Post-modernist love: In the absence of love and hate, what do we get?

25 November 2019 12:02 am - 0     - {{hitsCtrl.values.hits}}

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Surath de Mel’s Thee Saha Thaa (Thou and Thou) is a remarkable debut novel about the sheer unpredictability and perversity of love in a specific context. 

The context is important because one can’t say that love is unpredictable or perverse in general. Depending on the context, it may well turn out to be sublime, romantic, thrilling, fulfilling or heartbreaking and tragic.
Divya and Geeth, the two young lovers in this book, suffer enough heartbreak. But this isn’t in the romantic literary context we are familiar with -- the tradition of Wuthering Heights (Emily Bronte), Anna Karenina (Leo Tolstoi), Crime and Punishment (Fyodor Dostoevsky), Madame Bovary (Gustave Flaubert), A Farewell to Arms (Ernest Hemingway), Tender is the Night (Scott Fitzgerald), The French Lieutenant’s Woman (John Fowles), L’Amant (Marguerite Duras), Ghost at Noon (Alberto Moravia) and A God of Small Things (Arundhati Roy). 

 

"The two young lovers in this book, suffer enough heartbreak. But this isn’t in the romantic literary context we are familiar with"

 


This list is there to give an idea of how broad the subject is and how different writers have approached it in different eras. These are love stories in different contexts but sharing a romantic outlook. Every book in the above list can be considered a serious treatment of the theme of love, generally above the likes of blockbuster novels such as Gone With The Wind by Margaret Mitchell, no matter how much it may be appreciated by a certain type of reader.
In the annals of Sinhala literature, Karunasena Jayalath’s Golu Hadawatha comes to mind, which cannot be placed in the above list as a literary work, though it has its merits, adequate characterization and a poignant ending.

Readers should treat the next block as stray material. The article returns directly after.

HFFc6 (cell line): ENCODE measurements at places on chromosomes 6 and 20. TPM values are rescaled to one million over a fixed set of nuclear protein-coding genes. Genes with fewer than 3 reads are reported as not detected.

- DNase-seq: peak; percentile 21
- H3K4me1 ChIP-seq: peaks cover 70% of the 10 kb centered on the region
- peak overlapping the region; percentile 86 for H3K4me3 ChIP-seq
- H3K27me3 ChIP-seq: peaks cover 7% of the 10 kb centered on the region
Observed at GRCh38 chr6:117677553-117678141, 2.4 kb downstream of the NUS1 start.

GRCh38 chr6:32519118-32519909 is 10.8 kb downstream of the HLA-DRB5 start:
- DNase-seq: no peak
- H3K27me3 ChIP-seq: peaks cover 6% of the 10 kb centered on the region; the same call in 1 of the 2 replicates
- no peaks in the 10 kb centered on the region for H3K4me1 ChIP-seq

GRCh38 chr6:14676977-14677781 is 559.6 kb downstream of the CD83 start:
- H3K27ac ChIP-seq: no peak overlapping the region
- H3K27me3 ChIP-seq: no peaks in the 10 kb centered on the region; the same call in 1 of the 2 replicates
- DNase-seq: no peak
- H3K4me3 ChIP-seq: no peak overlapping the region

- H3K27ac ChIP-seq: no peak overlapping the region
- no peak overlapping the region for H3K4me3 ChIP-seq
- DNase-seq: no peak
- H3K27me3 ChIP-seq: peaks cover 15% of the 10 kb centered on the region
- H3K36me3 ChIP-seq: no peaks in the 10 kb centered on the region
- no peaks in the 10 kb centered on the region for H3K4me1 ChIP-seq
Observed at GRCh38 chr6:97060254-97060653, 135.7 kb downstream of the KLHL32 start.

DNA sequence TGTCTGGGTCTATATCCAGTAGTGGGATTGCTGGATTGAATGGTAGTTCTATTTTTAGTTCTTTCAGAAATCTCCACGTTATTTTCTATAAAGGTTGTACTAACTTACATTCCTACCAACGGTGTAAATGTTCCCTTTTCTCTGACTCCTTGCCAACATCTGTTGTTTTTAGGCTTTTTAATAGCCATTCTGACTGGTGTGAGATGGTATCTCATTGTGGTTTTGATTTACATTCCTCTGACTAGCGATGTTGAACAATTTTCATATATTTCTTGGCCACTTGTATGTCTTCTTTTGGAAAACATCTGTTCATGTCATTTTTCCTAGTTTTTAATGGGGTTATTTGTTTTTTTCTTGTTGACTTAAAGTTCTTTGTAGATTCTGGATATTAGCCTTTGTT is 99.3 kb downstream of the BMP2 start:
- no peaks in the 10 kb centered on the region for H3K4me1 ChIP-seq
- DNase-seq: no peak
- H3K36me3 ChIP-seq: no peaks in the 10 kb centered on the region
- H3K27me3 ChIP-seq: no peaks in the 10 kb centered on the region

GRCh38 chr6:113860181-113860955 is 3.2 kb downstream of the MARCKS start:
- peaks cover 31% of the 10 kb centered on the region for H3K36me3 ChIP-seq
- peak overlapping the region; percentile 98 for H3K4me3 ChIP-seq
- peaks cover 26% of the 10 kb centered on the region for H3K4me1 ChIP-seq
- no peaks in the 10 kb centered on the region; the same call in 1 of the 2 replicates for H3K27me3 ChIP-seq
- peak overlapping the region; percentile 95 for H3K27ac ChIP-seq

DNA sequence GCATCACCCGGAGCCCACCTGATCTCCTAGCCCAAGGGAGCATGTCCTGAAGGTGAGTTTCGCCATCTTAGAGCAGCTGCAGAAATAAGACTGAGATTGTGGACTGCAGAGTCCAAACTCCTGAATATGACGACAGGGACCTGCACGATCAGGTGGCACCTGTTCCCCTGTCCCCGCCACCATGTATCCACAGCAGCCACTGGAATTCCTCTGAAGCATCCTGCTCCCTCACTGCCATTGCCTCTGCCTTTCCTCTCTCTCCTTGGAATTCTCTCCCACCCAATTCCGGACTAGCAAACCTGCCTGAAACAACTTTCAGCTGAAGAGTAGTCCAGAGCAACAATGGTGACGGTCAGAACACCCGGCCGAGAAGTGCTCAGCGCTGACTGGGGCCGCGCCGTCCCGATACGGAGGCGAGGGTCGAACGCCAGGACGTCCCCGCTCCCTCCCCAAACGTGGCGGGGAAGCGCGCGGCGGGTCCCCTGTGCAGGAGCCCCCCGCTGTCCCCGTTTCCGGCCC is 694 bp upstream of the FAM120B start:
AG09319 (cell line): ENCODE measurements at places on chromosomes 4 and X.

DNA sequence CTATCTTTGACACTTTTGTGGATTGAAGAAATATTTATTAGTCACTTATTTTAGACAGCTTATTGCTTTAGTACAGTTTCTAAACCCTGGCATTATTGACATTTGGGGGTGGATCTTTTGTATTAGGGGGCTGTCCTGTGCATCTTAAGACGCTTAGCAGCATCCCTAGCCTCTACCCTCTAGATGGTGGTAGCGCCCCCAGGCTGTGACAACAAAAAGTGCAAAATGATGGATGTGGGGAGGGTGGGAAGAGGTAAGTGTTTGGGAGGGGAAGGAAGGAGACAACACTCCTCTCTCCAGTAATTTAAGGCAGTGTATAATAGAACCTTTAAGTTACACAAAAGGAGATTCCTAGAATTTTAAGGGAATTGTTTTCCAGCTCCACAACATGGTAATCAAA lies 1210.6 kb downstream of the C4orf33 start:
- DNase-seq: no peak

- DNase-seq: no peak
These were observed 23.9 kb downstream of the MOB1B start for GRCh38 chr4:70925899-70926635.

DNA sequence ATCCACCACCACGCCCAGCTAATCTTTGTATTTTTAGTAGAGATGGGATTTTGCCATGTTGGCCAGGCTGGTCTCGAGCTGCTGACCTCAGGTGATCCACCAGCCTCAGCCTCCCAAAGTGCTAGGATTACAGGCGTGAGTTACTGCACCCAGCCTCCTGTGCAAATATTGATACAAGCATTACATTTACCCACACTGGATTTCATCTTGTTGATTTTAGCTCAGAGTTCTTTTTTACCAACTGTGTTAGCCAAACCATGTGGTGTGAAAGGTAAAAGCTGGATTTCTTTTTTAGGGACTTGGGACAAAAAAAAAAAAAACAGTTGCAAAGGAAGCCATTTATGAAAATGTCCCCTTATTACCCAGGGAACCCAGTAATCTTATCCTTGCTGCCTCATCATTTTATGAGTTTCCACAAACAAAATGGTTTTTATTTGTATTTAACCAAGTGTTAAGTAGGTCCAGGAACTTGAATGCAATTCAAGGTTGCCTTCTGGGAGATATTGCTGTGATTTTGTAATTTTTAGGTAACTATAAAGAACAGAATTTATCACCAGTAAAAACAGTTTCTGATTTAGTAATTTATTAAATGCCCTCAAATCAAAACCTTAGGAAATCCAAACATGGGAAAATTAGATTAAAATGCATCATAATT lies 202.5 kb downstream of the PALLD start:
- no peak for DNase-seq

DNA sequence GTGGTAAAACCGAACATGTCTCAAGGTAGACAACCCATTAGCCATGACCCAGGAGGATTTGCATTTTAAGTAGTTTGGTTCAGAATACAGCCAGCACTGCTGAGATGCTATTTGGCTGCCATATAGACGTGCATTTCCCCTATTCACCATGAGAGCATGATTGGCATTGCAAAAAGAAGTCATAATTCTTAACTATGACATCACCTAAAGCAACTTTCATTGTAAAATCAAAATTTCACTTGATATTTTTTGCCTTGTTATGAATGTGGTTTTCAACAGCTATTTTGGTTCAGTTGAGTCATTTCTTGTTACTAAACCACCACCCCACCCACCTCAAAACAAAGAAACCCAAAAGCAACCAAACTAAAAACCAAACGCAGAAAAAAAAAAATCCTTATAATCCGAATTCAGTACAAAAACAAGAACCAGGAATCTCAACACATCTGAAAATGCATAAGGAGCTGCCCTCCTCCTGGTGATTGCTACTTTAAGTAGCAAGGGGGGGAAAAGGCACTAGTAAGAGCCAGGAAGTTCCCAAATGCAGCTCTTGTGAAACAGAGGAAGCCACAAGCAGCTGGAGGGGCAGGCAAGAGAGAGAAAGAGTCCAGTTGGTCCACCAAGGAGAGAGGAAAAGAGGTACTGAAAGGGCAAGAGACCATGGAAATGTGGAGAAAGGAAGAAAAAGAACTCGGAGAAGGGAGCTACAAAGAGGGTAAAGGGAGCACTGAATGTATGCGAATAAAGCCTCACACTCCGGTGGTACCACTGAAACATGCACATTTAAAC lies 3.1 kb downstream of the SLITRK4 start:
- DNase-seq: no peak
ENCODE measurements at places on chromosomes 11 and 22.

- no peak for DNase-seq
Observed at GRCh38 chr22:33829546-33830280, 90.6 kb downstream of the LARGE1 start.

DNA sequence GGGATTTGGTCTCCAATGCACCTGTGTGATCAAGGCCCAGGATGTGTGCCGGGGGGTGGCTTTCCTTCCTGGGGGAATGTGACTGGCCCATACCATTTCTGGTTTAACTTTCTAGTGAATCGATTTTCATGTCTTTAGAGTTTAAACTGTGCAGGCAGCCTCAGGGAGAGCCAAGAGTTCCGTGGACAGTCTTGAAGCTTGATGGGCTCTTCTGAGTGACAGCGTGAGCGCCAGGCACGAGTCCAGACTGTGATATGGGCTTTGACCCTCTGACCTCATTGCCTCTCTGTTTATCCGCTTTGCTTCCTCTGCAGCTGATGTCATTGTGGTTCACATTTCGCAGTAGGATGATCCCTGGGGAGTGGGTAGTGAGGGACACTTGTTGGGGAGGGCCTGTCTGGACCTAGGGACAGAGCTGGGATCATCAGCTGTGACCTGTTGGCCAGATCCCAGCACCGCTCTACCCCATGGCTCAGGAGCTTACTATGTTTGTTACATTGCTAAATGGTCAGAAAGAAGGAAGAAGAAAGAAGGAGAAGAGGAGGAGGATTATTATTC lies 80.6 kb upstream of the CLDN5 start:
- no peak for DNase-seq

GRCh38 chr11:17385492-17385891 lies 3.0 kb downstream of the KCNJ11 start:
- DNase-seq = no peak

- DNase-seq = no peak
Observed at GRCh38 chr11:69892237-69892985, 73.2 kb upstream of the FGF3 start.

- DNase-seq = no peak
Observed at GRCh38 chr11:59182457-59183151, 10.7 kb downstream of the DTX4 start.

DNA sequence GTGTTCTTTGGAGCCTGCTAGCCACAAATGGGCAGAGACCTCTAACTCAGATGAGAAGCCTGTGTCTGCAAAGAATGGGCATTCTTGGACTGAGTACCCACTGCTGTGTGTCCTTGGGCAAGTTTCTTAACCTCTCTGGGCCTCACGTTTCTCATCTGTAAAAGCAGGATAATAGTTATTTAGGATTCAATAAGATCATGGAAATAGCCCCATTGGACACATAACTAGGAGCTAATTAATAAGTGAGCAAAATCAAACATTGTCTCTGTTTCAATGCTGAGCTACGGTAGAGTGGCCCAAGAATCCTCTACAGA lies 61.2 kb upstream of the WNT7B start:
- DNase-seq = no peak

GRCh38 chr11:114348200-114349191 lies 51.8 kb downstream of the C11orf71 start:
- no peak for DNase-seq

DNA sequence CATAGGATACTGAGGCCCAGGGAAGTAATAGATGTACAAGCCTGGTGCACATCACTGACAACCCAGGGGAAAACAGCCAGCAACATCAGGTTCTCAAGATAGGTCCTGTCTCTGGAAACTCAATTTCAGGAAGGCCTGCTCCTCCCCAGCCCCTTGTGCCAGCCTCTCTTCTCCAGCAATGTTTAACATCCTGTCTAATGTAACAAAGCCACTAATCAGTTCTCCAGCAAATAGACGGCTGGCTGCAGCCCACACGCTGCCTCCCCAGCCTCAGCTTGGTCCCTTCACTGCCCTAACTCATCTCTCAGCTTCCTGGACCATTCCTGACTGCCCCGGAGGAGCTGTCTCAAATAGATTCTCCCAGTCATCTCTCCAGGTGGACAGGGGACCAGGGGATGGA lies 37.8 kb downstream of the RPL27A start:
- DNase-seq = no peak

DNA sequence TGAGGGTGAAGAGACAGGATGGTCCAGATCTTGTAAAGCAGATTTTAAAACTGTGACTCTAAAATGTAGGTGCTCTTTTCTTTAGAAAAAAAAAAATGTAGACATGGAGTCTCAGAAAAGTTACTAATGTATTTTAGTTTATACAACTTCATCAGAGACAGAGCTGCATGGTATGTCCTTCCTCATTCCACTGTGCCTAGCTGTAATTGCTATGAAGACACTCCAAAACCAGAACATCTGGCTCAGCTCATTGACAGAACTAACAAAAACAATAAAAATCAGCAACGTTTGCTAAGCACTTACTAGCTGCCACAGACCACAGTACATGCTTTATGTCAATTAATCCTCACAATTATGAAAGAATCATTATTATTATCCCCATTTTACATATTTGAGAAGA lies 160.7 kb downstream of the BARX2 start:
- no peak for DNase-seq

But while we are discussing here the exposition of romantic love in different contexts, we can take into account a book’s popularity (including its appeal to filmmakers) rather than purely literary merits. In that context, Golu Hadawatha may be the most successful romantic novel we have to date unless I have missed something here (no claims to having read every romantic novel published in Sinhala or, indeed, in English. I am simply going by known parameters). 


One may also include a novel such as Chemmeen (published in 1956), the romantic novel on which the successful Malayali film was based, though its author Thakazhi Sivasankara Pillai was exploring the literary possibilities of a myth about chastity among fishermen in Kerala. While God of Small Things explored caste barriers, Chemmeen explored a Hindu-Muslim romance through the miasma of myth. 
Where you place these literary works today among the books listed above is a matter of readers’ tastes as well as shifting literary fashions, not to mention publisher’s whims as to which classics would sell and which would not.
This introduction may seem elaborate but is necessary to discussing Surath de Mel’s maiden novel, because the context is vital. Sri Lanka does not have strong traditions in romantic storytelling with love as its theme. Historically, though we have the Kuveni-Vijaya, Digagamani-Unmadachitra legends and the romance between Saliya-Asokamala, we have no literary works in poetry or prose along the lines of Layla and Majnun or Tristan and Isolde. Nor is there a strong tradition of romantic novels in modern Sri Lankan fiction which has left us a body of enduring works. The closest one comes to that is the fiction of W. A. Silva.


This may pose a problem to any Lankan novelist taking love as his theme. On the other hand, one can also argue he or she has a free playing field to create his own parameters.